Unlike in the grätzls, with their dutiful nod to the previous occupants and their trades, the étagèrie, as mentioned, are designed in 1950s style. Two days before arrival, the visitor is sent an email with a pincode for the key safe at the courtyard entrance. In our case, the apartment is on the fourth floor. It offers basic necessities for comfortable living and is not overloaded with décor; minimalist and not fancy.
The walls are mostly pastel colours but muted so as not to overwhelm. The rugs and small tables are kidney-shaped. The kitchenette has a hotplate, fridge, dishwater, coffee maker and electric jug, and plenty of cups, glasses, pots, plates, cutlery and the rest. The living room has a lounge but the TV is in the bedroom. The shower and toilet are separate. There are a few Austrian/German books, one with photos of 1950s Linz. There is an iron and ironing board. Having been in use for just a couple of years, nothing is over-worn.
The courtyard is a large grassed area with garden furniture for outdoor meals, underneath which is a parking area.
Exploring the living and breathing neighbourhood, as URBANAUTS wishes us to do, visitors will find the former tobacco factory (fondly called “Tschickbude”, or “ciggy hut”, by the locals), now transformed into the Tabakfabrik for start-up companies and such events as exhibitions and design fairs. It is protected as a historic monument.
Right opposite the étagèrie and alongside the river is the Brucknerhaus in Donaupark, a landmark of Linz offering top-class modern and classical music. Austrian composer and organist Anton Bruckner was born in Ansfelden, then a village, now a suburb of Linz, on 4 September 1824 and died on 11 October 1896. He is a famous son of the city.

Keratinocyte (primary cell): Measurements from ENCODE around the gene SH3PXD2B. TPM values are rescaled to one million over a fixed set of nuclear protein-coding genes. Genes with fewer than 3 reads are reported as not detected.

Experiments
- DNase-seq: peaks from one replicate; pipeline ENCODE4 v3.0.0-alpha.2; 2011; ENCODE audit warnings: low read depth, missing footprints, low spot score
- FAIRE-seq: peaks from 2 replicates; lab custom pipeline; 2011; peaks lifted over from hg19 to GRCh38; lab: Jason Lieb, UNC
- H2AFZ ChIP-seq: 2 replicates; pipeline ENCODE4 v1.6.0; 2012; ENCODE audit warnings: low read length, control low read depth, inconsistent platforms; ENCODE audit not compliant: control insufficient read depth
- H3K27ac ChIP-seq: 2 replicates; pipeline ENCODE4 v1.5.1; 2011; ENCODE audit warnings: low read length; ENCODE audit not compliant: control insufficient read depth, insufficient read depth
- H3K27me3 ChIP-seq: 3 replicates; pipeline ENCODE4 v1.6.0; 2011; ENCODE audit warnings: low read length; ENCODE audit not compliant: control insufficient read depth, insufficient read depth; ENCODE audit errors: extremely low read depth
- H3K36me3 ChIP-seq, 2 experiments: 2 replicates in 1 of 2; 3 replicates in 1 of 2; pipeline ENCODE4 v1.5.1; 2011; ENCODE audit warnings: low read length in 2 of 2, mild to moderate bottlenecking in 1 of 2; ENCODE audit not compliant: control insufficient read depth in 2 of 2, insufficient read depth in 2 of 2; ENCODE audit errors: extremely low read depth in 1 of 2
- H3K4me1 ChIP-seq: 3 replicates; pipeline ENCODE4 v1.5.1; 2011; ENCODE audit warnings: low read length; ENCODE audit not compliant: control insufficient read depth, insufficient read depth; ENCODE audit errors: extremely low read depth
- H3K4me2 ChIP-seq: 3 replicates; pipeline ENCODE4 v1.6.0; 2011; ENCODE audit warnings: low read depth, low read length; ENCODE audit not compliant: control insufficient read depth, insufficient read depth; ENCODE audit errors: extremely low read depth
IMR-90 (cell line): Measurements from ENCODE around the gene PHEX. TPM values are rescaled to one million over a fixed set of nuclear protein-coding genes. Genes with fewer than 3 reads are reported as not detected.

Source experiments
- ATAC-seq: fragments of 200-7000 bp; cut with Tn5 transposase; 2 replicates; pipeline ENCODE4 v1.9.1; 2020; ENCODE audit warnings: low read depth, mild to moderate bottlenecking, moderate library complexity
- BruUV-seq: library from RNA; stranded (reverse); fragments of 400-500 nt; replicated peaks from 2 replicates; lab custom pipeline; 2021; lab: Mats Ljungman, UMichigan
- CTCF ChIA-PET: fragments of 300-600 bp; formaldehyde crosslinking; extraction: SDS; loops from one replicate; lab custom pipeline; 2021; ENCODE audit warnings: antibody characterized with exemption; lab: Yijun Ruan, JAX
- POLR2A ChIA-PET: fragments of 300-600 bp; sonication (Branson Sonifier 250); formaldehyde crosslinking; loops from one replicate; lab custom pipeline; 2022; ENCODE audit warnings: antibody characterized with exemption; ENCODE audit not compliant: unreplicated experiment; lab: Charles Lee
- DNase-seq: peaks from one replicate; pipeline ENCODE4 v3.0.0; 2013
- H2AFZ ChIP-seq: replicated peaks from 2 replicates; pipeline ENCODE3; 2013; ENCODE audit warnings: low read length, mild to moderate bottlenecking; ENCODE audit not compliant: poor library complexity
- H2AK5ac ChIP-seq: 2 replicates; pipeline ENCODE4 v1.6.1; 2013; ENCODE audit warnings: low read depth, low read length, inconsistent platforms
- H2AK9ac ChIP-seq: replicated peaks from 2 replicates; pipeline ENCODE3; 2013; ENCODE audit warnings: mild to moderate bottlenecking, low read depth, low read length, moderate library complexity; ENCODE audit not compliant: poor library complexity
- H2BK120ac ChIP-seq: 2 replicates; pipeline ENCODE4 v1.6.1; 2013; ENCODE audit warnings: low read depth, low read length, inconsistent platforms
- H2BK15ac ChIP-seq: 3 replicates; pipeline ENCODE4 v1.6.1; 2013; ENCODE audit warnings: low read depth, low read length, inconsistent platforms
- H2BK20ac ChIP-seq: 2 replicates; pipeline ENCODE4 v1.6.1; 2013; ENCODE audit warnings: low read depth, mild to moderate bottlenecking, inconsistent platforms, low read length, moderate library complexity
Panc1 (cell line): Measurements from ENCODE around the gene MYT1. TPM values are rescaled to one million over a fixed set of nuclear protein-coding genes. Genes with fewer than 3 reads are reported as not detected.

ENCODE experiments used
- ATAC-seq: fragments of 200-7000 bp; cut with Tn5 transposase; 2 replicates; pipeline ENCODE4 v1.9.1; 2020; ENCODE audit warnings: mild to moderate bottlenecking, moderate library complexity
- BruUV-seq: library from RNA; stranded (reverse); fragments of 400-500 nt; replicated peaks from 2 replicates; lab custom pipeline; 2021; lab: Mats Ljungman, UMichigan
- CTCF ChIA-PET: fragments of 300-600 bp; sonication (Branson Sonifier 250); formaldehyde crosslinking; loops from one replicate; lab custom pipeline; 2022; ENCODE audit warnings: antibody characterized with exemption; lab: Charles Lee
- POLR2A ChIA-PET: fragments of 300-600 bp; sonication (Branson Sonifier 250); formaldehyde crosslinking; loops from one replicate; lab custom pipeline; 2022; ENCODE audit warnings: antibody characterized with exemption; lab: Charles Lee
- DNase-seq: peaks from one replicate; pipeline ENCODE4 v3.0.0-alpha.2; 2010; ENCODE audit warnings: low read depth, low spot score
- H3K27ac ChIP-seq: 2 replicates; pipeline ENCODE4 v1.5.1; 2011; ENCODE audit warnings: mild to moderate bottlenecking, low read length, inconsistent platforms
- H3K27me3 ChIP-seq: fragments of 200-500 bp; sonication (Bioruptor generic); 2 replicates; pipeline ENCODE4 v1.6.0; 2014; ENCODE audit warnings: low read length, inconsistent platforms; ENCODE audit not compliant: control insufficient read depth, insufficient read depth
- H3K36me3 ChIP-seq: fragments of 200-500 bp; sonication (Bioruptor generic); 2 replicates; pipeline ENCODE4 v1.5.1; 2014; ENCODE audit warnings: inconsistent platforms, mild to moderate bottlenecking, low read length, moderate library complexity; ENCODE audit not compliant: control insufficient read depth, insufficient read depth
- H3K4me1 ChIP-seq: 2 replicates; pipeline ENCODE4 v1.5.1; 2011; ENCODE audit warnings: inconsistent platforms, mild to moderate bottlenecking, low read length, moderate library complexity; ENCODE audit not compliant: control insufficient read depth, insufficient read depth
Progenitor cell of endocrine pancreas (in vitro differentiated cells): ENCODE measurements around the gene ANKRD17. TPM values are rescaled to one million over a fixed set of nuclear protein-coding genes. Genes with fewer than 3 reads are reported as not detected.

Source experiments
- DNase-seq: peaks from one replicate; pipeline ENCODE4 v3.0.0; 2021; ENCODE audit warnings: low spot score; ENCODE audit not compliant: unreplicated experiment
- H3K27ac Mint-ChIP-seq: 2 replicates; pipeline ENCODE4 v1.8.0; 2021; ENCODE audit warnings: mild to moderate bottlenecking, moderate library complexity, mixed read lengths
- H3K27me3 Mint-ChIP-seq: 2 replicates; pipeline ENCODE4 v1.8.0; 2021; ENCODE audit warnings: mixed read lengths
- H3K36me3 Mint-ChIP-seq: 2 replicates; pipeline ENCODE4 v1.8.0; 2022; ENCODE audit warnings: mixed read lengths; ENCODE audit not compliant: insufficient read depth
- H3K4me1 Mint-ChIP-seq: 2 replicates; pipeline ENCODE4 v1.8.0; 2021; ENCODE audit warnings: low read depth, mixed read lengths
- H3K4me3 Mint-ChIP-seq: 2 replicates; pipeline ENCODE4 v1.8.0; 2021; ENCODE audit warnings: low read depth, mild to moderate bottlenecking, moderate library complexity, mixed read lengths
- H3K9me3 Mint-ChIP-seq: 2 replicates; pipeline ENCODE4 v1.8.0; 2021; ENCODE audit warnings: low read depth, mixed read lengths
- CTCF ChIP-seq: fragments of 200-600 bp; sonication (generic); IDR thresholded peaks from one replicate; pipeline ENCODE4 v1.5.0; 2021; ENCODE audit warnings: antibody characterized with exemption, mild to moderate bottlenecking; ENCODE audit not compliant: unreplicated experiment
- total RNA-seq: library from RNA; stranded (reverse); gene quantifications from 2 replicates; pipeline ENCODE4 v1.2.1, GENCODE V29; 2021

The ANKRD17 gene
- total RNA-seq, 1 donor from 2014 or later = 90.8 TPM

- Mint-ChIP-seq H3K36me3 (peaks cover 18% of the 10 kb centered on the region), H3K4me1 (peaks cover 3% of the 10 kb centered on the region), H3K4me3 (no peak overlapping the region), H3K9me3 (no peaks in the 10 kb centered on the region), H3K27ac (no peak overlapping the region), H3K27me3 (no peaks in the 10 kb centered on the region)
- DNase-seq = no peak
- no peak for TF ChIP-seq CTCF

This area is the Linzer Kunstmeile (art mile of Linz), and between the Nibelungen Bridge and Brucknerhaus is the Lentos Art Museum, 130 metres long and one of the most important museums of modern art in Austria. At night its transparent glass casing is attractively lit to glow blue. Its restaurant sits next to the river.
In a nearby backstreet is the Musikschule der Stadt Linz, where the passerby can hear the sounds of pupils practising their singing or scraping on violins. For athletic types, the Fitnessoase Parkbad swimming complex is also close, with indoor and outdoor pools and ice-skating.
And then there is the open-air gallery Mural Harbour, where well over a hundred examples of street art, or graffiti, some of them of monumental size, decorate the facades of the old industrial constructions and offices at the harbour of Linz. Artists from some 50 nations transformed the huge warehouses, containers, cranes and railways of the unsightly docklands into an art hotspot.
Another discovery for the flaneur is Villa Ostende, a nightclub with an eye-catching amount of red lighting outside. Inside, a young woman in her underwear says she is on duty from 6pm to 8pm, when another five “girls” will arrive. “You can see one of us for EUR 75 for 30 minutes and EUR 120 for an hour,” she informs. Prices may have increased since The Budapest Times popped in.
Living like a local can indeed offer up unexpected opportunities.
Untere Donaulände 62/1
4020 Linz, Austria
Tel.: (+43) 732 32 3000
1040 Vienna, Austria
Tel.: (+43) 1 208 39 04